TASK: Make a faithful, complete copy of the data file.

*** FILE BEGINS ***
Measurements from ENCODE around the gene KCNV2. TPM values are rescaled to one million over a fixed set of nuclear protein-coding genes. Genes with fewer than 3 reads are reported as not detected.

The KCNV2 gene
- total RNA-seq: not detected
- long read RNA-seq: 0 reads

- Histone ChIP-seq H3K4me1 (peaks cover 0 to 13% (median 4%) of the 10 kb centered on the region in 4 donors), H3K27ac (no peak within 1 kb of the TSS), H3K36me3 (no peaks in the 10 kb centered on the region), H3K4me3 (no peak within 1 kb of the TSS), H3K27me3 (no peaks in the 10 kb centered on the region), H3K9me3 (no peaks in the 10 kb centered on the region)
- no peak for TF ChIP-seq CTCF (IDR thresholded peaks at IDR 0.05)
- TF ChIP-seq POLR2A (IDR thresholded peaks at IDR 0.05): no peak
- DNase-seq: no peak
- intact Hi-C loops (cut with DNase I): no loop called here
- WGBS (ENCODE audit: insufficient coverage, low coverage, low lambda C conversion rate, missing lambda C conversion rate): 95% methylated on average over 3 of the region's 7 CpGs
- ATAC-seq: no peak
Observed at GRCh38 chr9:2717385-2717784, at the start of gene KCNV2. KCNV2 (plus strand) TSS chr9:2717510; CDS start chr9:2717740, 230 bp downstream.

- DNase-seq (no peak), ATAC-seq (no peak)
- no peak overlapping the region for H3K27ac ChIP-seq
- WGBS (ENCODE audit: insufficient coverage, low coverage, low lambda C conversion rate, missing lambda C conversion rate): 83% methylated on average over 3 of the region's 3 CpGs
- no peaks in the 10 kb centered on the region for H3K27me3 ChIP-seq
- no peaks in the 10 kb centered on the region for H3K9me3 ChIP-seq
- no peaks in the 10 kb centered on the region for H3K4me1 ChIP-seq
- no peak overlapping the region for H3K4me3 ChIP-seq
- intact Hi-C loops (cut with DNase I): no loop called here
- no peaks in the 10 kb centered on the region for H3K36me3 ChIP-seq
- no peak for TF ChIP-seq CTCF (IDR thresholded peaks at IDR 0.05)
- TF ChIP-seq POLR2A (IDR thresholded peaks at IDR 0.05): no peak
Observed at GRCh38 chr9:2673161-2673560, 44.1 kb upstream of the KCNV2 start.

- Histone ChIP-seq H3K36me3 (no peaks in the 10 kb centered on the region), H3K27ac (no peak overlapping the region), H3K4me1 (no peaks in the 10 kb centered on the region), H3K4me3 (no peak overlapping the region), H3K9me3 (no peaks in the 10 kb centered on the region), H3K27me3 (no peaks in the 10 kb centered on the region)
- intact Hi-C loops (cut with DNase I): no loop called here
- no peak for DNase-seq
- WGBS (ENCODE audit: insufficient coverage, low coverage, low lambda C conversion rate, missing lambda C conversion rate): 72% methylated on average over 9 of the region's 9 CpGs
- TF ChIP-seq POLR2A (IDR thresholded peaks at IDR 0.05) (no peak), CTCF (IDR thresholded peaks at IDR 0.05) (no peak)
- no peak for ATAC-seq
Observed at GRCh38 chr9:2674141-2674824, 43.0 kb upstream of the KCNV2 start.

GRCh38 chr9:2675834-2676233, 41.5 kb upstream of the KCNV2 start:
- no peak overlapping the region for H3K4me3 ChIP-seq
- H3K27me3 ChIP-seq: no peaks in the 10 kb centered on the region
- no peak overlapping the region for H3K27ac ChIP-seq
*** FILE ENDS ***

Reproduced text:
Measurements from ENCODE around the gene KCNV2. TPM values are rescaled to one million over a fixed set of nuclear protein-coding genes. Genes with fewer than 3 reads are reported as not detected.

The KCNV2 gene
- total RNA-seq: not detected
- long read RNA-seq: 0 reads

- Histone ChIP-seq H3K4me1 (peaks cover 0 to 13% (median 4%) of the 10 kb centered on the region in 4 donors), H3K27ac (no peak within 1 kb of the TSS), H3K36me3 (no peaks in the 10 kb centered on the region), H3K4me3 (no peak within 1 kb of the TSS), H3K27me3 (no peaks in the 10 kb centered on the region), H3K9me3 (no peaks in the 10 kb centered on the region)
- no peak for TF ChIP-seq CTCF (IDR thresholded peaks at IDR 0.05)
- TF ChIP-seq POLR2A (IDR thresholded peaks at IDR 0.05): no peak
- DNase-seq: no peak
- intact Hi-C loops (cut with DNase I): no loop called here
- WGBS (ENCODE audit: insufficient coverage, low coverage, low lambda C conversion rate, missing lambda C conversion rate): 95% methylated on average over 3 of the region's 7 CpGs
- ATAC-seq: no peak
Observed at GRCh38 chr9:2717385-2717784, at the start of gene KCNV2. KCNV2 (plus strand) TSS chr9:2717510; CDS start chr9:2717740, 230 bp downstream.

- DNase-seq (no peak), ATAC-seq (no peak)
- no peak overlapping the region for H3K27ac ChIP-seq
- WGBS (ENCODE audit: insufficient coverage, low coverage, low lambda C conversion rate, missing lambda C conversion rate): 83% methylated on average over 3 of the region's 3 CpGs
- no peaks in the 10 kb centered on the region for H3K27me3 ChIP-seq
- no peaks in the 10 kb centered on the region for H3K9me3 ChIP-seq
- no peaks in the 10 kb centered on the region for H3K4me1 ChIP-seq
- no peak overlapping the region for H3K4me3 ChIP-seq
- intact Hi-C loops (cut with DNase I): no loop called here
- no peaks in the 10 kb centered on the region for H3K36me3 ChIP-seq
- no peak for TF ChIP-seq CTCF (IDR thresholded peaks at IDR 0.05)
- TF ChIP-seq POLR2A (IDR thresholded peaks at IDR 0.05): no peak
Observed at GRCh38 chr9:2673161-2673560, 44.1 kb upstream of the KCNV2 start.

- Histone ChIP-seq H3K36me3 (no peaks in the 10 kb centered on the region), H3K27ac (no peak overlapping the region), H3K4me1 (no peaks in the 10 kb centered on the region), H3K4me3 (no peak overlapping the region), H3K9me3 (no peaks in the 10 kb centered on the region), H3K27me3 (no peaks in the 10 kb centered on the region)
- intact Hi-C loops (cut with DNase I): no loop called here
- no peak for DNase-seq
- WGBS (ENCODE audit: insufficient coverage, low coverage, low lambda C conversion rate, missing lambda C conversion rate): 72% methylated on average over 9 of the region's 9 CpGs
- TF ChIP-seq POLR2A (IDR thresholded peaks at IDR 0.05) (no peak), CTCF (IDR thresholded peaks at IDR 0.05) (no peak)
- no peak for ATAC-seq
Observed at GRCh38 chr9:2674141-2674824, 43.0 kb upstream of the KCNV2 start.

GRCh38 chr9:2675834-2676233, 41.5 kb upstream of the KCNV2 start:
- no peak overlapping the region for H3K4me3 ChIP-seq
- H3K27me3 ChIP-seq: no peaks in the 10 kb centered on the region
- no peak overlapping the region for H3K27ac ChIP-seq